M: Quick question: how many of you have children? Hmm, nobody yet, eh? All right then: how many of you have parents? (laughs) Right, you all have parents, of course. Today, we’ll be looking at the bond that forms between parents and their children, or offspring. So, why do parents bond with their children? W: I think they need to bond so parents will protect their children... you know, so the species will survive, right? M: Very good. It is essential for the survival of the family and the species. But what actually happens when animals procreate? Well, there are a lot of hormones involved, and the bonding starts long before the baby is born. The first phase of parental response is the preparatory phase. The fertilization of an egg signals the beginning of a series of hormonal changes in pregnant mothers. These hormonal changes cause lactation. Who can define “lactation” for me? W: Isn’t that when the mother starts making milk for the babies to drink? M: Correct. Lactation is the production of milk in the mother. These hormones that trigger lactation also prepare the uterus for labor. The hormones also initiate changes in the prospective mother’s behavior. Depending on the species, the mother might build a nest or otherwise find or prepare a safe space for the expected offspring. Pregnant mothers also tend to limit their social interactions when they are expecting, thereby limiting chances of trauma to herself and the babies she is carrying. So, the first phase is the preparatory phase, and the second phase is the delivery. When the mother goes into labor, she has contractions. None of you have had your own children yet, but perhaps you know about contractions. What are they? W: Aren’t contractions when the mother’s muscles start contracting, or flexing I guess, before the baby comes out? M: Yes, that’s right. When these muscles start contracting, a signal is sent to the brain that induces arousal, lactation, and maternal behavior. They also trigger the release of chemicals to reduce anxiety and mute pain responses. What all this does, hopefully, is cause an intense connection between mother and baby at birth. It is important that this occurs, because if the mother does not instantly bond with the baby, she may not take proper care of it. Now, this brings us to the next phase: the parents’ response following the birth. You might be surprised to discover that most mammals don’t like babies. I see some surprised and skepticallooking faces. It’s quite a counterintuitive concept, isn’t it? This is, however, another reason why the parent-child bond is so important. When an adult is exposed to a baby, one of two things can happen. More often than not, the adult will care for the baby. However, if the parents can’t handle it, they have another option... it may be unthinkable, but it does happen... that second option is killing the baby. It’s not very common, but sometimes parents will actually eat their young. That’s a rare occurrence, though. Usually, moms will care for their young and prepare them for adulthood. But what about the dads? We’ve seen how the body signals mothers to be nurturing, but what makes fathers help out? Well, the truth is that, among most species, they don’t. In some species, however, fathers do help, and it turns out that among birds and mammals whose males engage in paternal behavior, the males actually have higher levels of blood prolactin, just like mothers. We also see changes in blood testosterone levels in these fathers. Animals that have fewer children (for example bears) tend to be more committed to them than are animals that have litters (for example rats). Because mammals with fewer offspring procreate less, the survival of each one of their offspring is that much more important. It is also interesting to note that a species with fewer offspring can more easily influence the behavior of those offspring through reward and punishment to bring about desirable behavior. Of course, it’s biologically important for parents and offspring to create a bond. That way, parents will support and protect the young so that they can grow to reproductive age and continue the species into the future. So, there are three basic phases that lead to this bonding. The first phase is the preparatory phase in which the mother’s body prepares to nourish the child. The second phase is the delivery phase in which the mother’s body prepares itself for the trauma of giving birth and the baby is actually delivered. The third phase is the parental response after birth in which emotional bonds are made between parents and offspring. It’s also important to note that the fewer the offspring produced, the stronger the bond.
5 Campus Life.
W: Yes, how can I assist you? M: Hi. Ummm... I want to get some information. W: OK, what kind of information would you like? M: About the campus counseling. I think I might need some help. W: I see. Well, that’s what we are here for, to help students like you. M: Good. W: Now, I just need to ask you a few questions. M: Sure, like what? W: Well, first, what is the nature of your problem? Is it mainly academic? Is it a health issue? Is it financial, or is it perhaps related to a relationship problem? M: Oh, OK. Hmmm. Well, it’s kind of everything together. W: OK. Let me ask some more specific questions. M: All right. W: Are your grades suffering? I mean, have they recently taken a nose dive? M: Umm, yeah, in some classes they have. W: OK, but not all classes? M: No, not all. W: OK, well that’s a good sign. In how many classes have you noticed the change? M: Two of the five I’m in now. W: Well, that’s not so bad. M: Except that I’m now failing those classes miserably. W: I see. Now, what about health problems? Are you feeling a specific pain or illness in some specific area, or is it more of a general malaise? M: It’s nothing specific really. It just seems that I never have any energy anymore. I never want to do anything. I don’t want to talk to anyone or go out, and I sure don’t want to hit the books when I should be. I can’t even bring myself to go to classes much these days. W: Aha. Those are actually really common symptoms at this time of year. M: Really? W: Oh yeah. The cold weather and short days can affect people that way, especially when combined with end-of-semester stress. M: Wow. That’s good to know. W: Yeah. It’s important for you to know that you’re not alone in this --- not by a long shot. Now, you also mentioned financial problems? M: Yeah, well that’s not the biggest problem, but I did quit my part-time job at the student union. W: Do you have enough money for your basic necessities, like food, books, tuition? M: Yeah. I just don’t have enough to go out much anymore, which isn’t such a big deal because I don’t feel like going out much anymore. W: All right, well hopefully we can turn that around. We can probably help you get your job back, too, if you so choose. M: OK. W: And what about your relationship problem? M: Well, the problem is I don’t have any relationships, though that’s not a new thing. It’s been like that for quite a while. W: I see. OK, the next thing I need is your name and student number. Then, I can arrange an appointment to see a counselor for you. The counselor with talk more with you about your problems and will try to come up with a plan of action to get you back on track. He or she may even refer you to a medical doctor if they think you need medication. Any questions? M: Umm, no, I guess not. Here’s my student card.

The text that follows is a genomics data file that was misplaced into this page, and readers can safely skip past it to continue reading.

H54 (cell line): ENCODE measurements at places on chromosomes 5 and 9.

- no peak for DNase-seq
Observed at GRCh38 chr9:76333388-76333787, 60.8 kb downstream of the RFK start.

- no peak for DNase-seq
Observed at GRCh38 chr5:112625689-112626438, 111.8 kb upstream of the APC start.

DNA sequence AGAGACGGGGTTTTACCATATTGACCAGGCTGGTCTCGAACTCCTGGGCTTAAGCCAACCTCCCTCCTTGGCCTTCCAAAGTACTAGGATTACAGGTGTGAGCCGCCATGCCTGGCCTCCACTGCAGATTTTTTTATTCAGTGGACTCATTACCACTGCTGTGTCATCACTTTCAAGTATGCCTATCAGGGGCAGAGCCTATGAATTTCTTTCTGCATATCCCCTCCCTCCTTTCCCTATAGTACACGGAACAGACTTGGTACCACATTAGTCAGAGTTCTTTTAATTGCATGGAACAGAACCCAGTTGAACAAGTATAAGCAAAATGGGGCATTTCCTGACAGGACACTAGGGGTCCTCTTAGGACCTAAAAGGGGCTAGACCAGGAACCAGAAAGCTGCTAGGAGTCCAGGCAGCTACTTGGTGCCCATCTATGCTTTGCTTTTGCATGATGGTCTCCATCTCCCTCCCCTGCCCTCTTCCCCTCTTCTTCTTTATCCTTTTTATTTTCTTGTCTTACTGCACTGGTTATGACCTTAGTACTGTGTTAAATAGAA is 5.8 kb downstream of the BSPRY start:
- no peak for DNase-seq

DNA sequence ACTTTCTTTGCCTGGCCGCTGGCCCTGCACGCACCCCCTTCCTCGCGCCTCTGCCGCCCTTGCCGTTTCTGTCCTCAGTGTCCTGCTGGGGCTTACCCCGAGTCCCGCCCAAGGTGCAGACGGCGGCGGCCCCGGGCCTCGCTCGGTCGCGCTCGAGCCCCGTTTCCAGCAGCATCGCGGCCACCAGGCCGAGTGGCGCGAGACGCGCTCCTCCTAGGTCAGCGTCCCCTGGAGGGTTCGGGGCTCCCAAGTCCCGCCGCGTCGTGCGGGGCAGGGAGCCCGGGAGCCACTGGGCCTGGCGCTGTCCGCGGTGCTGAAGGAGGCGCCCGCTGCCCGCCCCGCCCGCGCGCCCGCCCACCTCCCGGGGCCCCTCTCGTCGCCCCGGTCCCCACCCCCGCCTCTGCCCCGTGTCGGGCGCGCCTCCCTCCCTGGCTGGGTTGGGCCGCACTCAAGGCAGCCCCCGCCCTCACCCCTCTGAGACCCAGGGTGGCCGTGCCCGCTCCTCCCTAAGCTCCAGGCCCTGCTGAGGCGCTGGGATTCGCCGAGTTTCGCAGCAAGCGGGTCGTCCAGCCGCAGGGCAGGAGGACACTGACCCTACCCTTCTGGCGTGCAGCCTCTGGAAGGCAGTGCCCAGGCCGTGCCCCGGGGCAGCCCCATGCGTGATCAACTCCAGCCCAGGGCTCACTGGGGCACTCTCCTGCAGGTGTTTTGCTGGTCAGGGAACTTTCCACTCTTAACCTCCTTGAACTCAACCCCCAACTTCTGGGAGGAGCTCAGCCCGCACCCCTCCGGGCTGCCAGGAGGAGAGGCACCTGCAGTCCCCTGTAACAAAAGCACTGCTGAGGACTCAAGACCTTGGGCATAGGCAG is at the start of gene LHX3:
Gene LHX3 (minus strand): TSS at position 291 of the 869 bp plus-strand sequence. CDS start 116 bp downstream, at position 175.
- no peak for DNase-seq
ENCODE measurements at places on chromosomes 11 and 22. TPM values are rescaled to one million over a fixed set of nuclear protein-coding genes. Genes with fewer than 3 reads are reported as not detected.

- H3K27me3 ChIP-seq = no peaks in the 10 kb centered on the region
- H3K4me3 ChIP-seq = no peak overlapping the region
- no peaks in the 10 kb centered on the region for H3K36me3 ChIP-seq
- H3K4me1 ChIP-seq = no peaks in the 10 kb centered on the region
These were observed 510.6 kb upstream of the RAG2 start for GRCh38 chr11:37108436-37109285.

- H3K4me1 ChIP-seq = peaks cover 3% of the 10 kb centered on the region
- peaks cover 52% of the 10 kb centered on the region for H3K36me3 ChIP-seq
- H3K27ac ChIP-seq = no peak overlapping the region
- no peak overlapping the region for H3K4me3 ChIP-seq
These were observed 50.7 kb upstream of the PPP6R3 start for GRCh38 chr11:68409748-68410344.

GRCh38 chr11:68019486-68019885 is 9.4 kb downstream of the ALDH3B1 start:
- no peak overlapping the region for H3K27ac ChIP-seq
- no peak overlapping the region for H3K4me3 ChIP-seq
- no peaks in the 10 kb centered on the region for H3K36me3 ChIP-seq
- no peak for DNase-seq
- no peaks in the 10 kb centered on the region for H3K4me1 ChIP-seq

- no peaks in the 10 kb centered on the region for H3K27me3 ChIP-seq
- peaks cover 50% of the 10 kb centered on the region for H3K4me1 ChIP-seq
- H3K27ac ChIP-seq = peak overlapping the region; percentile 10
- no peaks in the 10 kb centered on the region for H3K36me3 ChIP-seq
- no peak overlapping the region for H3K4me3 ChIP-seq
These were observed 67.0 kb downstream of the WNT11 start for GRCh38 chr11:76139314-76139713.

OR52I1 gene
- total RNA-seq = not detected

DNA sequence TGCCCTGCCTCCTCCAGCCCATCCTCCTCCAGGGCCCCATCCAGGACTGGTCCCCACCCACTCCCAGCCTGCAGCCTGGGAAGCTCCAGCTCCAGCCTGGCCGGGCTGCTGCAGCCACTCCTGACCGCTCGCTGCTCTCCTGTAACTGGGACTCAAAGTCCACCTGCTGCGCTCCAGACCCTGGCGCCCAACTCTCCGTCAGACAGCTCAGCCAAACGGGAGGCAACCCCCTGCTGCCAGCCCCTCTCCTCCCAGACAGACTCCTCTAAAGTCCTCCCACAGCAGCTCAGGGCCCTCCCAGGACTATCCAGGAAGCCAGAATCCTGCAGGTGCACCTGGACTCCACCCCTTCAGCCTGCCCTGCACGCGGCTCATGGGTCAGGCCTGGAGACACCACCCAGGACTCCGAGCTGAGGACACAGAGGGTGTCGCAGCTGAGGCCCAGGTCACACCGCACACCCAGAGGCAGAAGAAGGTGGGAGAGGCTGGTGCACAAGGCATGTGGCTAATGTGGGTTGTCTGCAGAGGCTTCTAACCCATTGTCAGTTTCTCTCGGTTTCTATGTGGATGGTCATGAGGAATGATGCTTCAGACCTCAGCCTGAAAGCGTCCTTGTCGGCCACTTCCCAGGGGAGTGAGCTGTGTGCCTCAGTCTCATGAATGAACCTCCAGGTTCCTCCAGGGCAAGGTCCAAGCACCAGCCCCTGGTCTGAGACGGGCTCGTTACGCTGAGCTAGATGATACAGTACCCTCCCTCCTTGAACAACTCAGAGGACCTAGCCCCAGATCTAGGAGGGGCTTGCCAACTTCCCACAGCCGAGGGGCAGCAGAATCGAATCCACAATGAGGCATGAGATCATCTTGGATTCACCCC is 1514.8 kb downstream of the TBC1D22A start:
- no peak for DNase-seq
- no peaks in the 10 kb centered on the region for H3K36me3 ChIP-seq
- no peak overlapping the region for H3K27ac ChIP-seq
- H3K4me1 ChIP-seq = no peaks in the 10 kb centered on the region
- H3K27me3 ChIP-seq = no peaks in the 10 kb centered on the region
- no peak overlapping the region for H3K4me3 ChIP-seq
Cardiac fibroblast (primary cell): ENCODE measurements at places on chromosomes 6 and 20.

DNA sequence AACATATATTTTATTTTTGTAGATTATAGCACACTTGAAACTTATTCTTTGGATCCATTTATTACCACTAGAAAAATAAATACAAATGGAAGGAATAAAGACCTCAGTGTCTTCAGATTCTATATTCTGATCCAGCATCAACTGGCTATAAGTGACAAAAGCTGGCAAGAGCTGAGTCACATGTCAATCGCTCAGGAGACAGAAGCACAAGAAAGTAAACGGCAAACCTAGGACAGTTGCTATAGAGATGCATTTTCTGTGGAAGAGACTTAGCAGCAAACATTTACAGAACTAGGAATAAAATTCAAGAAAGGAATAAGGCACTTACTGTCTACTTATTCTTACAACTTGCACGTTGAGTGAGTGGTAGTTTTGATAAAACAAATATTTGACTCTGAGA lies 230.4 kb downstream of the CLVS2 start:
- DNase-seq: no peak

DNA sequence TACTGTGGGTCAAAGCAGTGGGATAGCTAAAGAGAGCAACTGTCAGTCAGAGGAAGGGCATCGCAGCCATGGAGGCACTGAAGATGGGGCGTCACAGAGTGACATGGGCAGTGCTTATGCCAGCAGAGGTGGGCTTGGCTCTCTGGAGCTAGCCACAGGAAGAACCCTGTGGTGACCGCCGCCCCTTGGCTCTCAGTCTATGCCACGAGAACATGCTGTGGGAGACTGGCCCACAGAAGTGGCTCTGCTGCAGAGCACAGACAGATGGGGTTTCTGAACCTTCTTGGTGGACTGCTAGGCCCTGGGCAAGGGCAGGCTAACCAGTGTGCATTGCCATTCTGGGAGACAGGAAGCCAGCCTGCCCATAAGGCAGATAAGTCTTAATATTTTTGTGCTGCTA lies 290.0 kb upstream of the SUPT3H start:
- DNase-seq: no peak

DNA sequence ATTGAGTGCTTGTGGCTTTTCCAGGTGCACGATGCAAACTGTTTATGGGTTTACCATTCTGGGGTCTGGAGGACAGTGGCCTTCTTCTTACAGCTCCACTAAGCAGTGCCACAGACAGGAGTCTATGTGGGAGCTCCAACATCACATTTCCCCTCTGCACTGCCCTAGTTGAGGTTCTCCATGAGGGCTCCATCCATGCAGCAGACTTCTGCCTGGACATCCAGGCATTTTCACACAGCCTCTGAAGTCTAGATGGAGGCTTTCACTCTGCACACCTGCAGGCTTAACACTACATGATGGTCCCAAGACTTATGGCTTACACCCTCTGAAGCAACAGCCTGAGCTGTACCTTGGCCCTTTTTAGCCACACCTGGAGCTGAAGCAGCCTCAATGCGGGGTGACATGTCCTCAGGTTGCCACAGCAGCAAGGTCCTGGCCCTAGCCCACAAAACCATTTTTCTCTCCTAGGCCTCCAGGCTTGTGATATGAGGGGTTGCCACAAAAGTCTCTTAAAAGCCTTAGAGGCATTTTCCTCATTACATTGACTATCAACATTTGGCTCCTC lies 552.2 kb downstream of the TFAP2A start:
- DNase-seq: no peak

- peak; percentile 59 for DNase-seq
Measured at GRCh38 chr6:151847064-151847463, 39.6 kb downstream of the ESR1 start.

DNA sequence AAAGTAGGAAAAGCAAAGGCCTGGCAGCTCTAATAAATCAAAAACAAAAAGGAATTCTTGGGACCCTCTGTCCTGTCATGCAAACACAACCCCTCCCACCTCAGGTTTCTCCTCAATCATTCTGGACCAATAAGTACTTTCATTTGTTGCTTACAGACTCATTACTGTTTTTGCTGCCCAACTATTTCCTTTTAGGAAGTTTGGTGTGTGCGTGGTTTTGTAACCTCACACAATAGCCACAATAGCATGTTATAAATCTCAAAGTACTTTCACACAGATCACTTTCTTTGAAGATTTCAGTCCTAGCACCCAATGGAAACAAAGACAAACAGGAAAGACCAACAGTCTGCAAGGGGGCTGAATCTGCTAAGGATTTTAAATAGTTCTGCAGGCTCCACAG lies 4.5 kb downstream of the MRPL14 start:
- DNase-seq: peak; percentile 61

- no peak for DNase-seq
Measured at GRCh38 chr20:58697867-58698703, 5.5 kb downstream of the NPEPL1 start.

M: You all now, of course, what astronomy is; this is Astronomy 205 after all, but do you know what “cosmology” is? W: Hmmm. I know the Russians called “astronauts” “cosmonauts.” Is cosmology just the Russian word for astronomy? M: I like your reasoning on that, but no, I’m afraid you’re not exactly correct. Cosmology is, in fact, quite similar to astronomy, but more specifically, cosmology is the study of the universe and its components. This includes how the universe was formed, how it has evolved, its future, and, by extension, man’s place in it. You can think of cosmology in macro terms. Where astronomy also looks at every little planet and asteroid, cosmology is only concerned with the larger things, the cosmos as we say. Modern cosmology grew from the beliefs of ancient man and his ideas about the origin of the universe. Ever since people could think, they’ve sought to explain the existence and nature of the world around them. The search continues today for answers to the “big three” questions of life. One, where did we come from? Two, why are we here? Three, where are we going? This quest has split cosmology into three main disciplines: religious cosmology, physical cosmology, and metaphysical cosmology. In religious cosmology, beliefs about the creation and destruction of the universe provide a framework for understanding man’s role in the universe and his relationship to the creator of that universe --- a god or gods, depending on the belief system. This view holds that the universe was consciously created, and that the creator has some purpose or design for everything in it, including man. In many cases, religious cosmologies also foretell the end of the universe. Many religions accept the findings of physical cosmology, arguing that science supports their conceptions. After religious cosmology, we have physical cosmology. Physical cosmology deals with the study of the physical origins of the universe and the nature of the universe on its very largest scale. It seeks to understand the universe through scientific observation and experiment. Modern scientific cosmology uses physics, astronomy, and mathematics to explain how the universe began and how it is growing. For hundreds of years, scientists thought the universe was static and unchanging, but in 1964, they confirmed that the universe began with an explosion, coined the “Big Bang.” Recent technological advances in telescopes and space observatories have provided a wealth of new information about physical cosmology. We now have a much better understanding of not only what makes up the universe, but also its overall architecture. At the core of modern physical cosmology is an idea developed by the ancient Greeks, called geometric cosmology. Geometric cosmology is the belief that the underlying order of the universe can be expressed in mathematical form... but is mathematics a human invention, or does it have an independent existence? W: Math is pure; it has an independent existence, doesn’t it? M: Well, that’s what many people believe, but it’s hard to prove. It’s like the whole “if a tree falls in the forest and nobody is there to hear it, does it make a sound” conundrum. Mathematics may indeed have an existence independent from human invention, but as humans, we can only experience math as humans. This can be a tough concept to grasp, but let’s move on now to the third type of cosmology: metaphysical cosmology. Who can tell me what metaphysics is? Any philosophy majors out there? W: Yeah, metaphysics is the study of reality and the ways in which we can perceive it. M: Very good, you must have taken a philosophy class or two. Thank you. So, metaphysical cosmology stands in between religious and physical cosmology. Metaphysical cosmology seeks to draw logical conclusions about the nature of the universe and man’s place in it, addressing questions that are beyond the scope of science. Unlike religious cosmology, it approaches these questions using philosophical methods, such as dialectics, that is, examining opposite arguments in coming to a conclusion. For example, metaphysical cosmology might borrow presumed facts from religion or observation and compare it with scientific facts. One example is the cosmological argument, which is an argument for the existence of God based primarily on the point of view that the mere existence of a universe demands a creator. So, just to review, the three types of cosmology are religious, physical, and metaphysical. Religious cosmology relies on religious texts and beliefs, physical cosmology uses science and math, and metaphysical cosmology uses philosophy to bridge the gap between religious and physical cosmology.